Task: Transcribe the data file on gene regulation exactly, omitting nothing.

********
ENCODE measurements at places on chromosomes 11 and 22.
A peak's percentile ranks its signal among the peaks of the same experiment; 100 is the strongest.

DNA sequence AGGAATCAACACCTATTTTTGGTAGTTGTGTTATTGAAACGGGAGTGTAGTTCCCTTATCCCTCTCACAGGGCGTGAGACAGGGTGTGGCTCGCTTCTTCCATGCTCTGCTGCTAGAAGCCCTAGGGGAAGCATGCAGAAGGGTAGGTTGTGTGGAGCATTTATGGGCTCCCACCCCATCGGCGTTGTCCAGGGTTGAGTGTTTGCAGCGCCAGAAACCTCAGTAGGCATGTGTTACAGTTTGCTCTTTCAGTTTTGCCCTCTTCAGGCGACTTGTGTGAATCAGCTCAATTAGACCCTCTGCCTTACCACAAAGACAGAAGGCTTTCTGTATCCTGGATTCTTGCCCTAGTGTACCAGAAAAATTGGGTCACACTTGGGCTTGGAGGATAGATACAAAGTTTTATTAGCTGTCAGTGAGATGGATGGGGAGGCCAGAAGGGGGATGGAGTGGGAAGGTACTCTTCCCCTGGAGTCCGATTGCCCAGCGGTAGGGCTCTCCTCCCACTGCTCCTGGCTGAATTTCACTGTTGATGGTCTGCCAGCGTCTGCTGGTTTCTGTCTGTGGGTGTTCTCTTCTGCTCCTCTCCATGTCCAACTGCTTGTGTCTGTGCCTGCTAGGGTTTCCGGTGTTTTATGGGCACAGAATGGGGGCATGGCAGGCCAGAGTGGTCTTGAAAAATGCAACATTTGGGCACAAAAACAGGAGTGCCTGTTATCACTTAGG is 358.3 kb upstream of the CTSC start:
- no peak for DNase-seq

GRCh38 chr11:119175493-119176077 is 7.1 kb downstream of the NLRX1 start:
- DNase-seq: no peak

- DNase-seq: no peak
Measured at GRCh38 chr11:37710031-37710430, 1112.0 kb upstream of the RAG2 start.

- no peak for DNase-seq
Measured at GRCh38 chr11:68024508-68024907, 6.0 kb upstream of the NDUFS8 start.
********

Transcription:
ENCODE measurements at places on chromosomes 11 and 22.
A peak's percentile ranks its signal among the peaks of the same experiment; 100 is the strongest.

DNA sequence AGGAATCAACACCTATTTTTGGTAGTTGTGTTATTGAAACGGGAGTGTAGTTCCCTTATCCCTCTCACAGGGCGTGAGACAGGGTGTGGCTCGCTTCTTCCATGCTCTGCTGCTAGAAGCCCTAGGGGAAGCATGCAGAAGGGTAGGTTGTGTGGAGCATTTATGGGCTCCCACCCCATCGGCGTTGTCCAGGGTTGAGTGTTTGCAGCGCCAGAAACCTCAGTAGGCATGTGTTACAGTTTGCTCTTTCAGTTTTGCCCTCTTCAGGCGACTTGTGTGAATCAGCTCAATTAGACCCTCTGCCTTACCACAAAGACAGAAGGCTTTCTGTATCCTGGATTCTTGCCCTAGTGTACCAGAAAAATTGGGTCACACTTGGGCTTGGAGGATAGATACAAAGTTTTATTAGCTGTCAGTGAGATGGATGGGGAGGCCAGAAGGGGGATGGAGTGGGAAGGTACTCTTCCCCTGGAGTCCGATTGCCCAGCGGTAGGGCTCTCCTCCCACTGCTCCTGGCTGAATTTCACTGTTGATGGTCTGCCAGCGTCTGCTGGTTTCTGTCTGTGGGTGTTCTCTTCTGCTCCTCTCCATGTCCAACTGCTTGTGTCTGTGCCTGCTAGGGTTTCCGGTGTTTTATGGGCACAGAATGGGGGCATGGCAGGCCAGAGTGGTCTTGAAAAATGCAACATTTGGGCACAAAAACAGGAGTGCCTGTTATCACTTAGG is 358.3 kb upstream of the CTSC start:
- no peak for DNase-seq

GRCh38 chr11:119175493-119176077 is 7.1 kb downstream of the NLRX1 start:
- DNase-seq: no peak

- DNase-seq: no peak
Measured at GRCh38 chr11:37710031-37710430, 1112.0 kb upstream of the RAG2 start.

- no peak for DNase-seq
Measured at GRCh38 chr11:68024508-68024907, 6.0 kb upstream of the NDUFS8 start.